Kevin Coates advises clients on critical antitrust matters drawing on his extensive public sector experience in the Directorate-General for Competition of the European Commission ("DG COMP"), most recently as Head of a Cartel Unit.
His practice has a particular focus on advising companies in the electronics, technology, software and e-commerce sectors.
Mr. Coates advises on all aspects of EU, UK and international competition law, including merger control, compliance, cartels and leniency, and abuse of dominance.
Mr. Coates served as Head of a Cartel Unit at the Directorate-General for Competition (“DG Comp”) at the European Commission between 2012 and 2016. Prior to this, he held several positions within DG Comp, over nearly 20 years in total, including advising the Director General of DG Comp on policy and communications issues, and overseeing competition cases in the telecoms and media sectors. While working for the Director General he was one of the team that produced the Guidance on Enforcement Priorities under Article 102.
He was also a visiting research fellow at NYU School of Law in 2009-2010.
Prior to joining DG Comp, he served as in-house Counsel at AOL Europe where he was responsible for antitrust and regulatory issues for AOL subsidiary companies in the UK, Germany, France and the Netherlands.
Mr. Coates is the author of “Competition Law and Regulation of Technology Markets” published by Oxford University Press in 2011.
On 16 July 2020, the European Commission (“Commission”) announced that it has launched an antitrust sector inquiry into “consumer-related products and services that are connected to a network and can be controlled at a distance, for example via a voice assistant or mobile device.”
The paper reflects insights from experts across Unilever and puts forward examples of existing or possible co-operations,
In November 2018, following an in-depth Phase 2 investigation, the European Commission (“Commission”) unconditionally approved the acquisition of Tele2 NL by T-Mobile NL, respectively the fourth and third largest players in the Dutch retail mobile telecoms market. The merged entity remains the third largest player in this market after KPN and VodafoneZiggo. This transaction is the first “four-to-three” telecom merger approved without remedies under Commissioner Vestager’s term, following earlier Commission decisions on four-to-three mergers in (i) H3G/Wind, where approval of a joint venture was conditional on the divestment of sufficient assets to allow a new MNO to enter the market; and (ii) Three/O2, an acquisition that was blocked by the Commission. It shows that there is no “magic number” for players in the telecoms market and that much will depend on the specifics of the merger.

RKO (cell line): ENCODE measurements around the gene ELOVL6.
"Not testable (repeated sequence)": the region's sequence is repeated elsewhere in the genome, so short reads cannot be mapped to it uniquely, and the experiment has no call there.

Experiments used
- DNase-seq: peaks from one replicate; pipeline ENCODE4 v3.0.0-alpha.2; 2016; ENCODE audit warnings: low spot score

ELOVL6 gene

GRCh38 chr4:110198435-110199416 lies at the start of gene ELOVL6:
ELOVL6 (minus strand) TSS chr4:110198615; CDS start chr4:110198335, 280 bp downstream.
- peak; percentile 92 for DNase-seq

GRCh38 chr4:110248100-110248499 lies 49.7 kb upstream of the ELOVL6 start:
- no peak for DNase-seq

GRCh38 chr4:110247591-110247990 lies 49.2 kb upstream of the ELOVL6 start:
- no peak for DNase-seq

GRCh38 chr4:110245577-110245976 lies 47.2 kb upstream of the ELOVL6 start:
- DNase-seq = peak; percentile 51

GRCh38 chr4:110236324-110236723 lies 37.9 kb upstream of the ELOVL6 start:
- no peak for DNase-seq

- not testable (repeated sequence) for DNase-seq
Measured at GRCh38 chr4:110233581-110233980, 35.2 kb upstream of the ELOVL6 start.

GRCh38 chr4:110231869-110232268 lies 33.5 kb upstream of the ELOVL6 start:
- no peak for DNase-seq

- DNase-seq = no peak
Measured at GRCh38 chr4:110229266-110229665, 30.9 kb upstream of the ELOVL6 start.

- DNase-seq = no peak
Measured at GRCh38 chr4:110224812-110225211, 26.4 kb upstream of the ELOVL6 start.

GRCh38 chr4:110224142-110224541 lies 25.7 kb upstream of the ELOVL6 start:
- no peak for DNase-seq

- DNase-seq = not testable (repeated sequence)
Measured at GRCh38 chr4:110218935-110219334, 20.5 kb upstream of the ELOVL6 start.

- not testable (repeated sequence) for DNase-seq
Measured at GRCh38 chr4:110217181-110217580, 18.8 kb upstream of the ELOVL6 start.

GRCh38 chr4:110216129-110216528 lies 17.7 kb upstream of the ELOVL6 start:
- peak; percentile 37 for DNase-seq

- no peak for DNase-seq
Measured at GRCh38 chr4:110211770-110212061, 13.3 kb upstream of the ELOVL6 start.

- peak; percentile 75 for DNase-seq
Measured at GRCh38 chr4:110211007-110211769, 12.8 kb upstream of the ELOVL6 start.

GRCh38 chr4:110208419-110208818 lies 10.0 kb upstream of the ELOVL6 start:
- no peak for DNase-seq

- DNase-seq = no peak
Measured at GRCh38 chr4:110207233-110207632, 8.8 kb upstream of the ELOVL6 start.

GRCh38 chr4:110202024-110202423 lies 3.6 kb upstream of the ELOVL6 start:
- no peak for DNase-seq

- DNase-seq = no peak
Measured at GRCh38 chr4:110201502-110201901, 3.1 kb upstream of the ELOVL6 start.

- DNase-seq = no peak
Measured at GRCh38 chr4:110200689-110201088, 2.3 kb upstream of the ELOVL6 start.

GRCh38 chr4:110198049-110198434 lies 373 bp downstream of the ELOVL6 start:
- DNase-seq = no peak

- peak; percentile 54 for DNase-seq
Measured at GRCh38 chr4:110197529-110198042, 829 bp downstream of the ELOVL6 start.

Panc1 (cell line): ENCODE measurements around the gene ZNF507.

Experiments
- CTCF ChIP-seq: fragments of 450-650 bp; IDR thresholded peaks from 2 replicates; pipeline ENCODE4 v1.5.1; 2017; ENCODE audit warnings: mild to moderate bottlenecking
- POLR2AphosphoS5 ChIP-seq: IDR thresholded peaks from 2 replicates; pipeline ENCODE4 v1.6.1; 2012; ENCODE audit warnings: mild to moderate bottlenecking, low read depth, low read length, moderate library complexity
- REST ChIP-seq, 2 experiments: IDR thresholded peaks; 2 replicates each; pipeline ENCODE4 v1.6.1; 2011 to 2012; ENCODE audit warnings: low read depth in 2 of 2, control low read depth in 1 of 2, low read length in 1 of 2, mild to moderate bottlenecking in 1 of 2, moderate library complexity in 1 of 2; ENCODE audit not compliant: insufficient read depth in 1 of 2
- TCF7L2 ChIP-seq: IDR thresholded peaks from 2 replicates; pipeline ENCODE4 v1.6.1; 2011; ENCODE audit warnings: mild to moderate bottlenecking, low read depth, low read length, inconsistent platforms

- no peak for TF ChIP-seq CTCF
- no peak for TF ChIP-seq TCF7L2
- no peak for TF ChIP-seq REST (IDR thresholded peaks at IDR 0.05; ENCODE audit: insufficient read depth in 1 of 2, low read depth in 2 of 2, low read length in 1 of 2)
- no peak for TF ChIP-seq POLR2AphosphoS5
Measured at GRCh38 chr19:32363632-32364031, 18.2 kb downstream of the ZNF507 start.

T-Mobile NL and Tele2 NL are both mobile network operators (“MNOs”) active in the Netherlands. T-Mobile owns a mobile network with nationwide coverage over which it provides 2G, 3G, 4G and NarrowBand-Internet of Things mobile communication services. It also provides fixed broadband, TV and telephony services based on wholesale access to other operators’ fixed network. Tele2 NL has operated a 4G-only mobile network since 2015, and also offers fixed broadband services. In December 2017, the parties announced that T-Mobile would acquire 75% of Tele2’s shares for EUR 190 million.
In June 2018 the Commission launched an in-depth investigation “to ensure that the proposed transaction between T-Mobile NL and Tele2 NL will not lead to higher prices or less choice in mobile services for Dutch consumers“. The Commission outlined the following preliminary concerns:
- The reduction in the number of MNOs and the limited incentives of the merged entity to compete with KPN and VodafoneZiggo, could lead to higher prices and less investment in mobile telecommunications networks.
- The lessening of competitive pressure in the Dutch retail mobile market, could increase the potential for the coordination of competitive behaviour between the three remaining MNOs.
- Prospective and existing mobile virtual network operators (“MVNOs”), who rely on wholesale access to MNOs’ networks to offer their retail mobile services, could potentially face greater difficulties in obtaining favourable wholesale access terms from MNOs.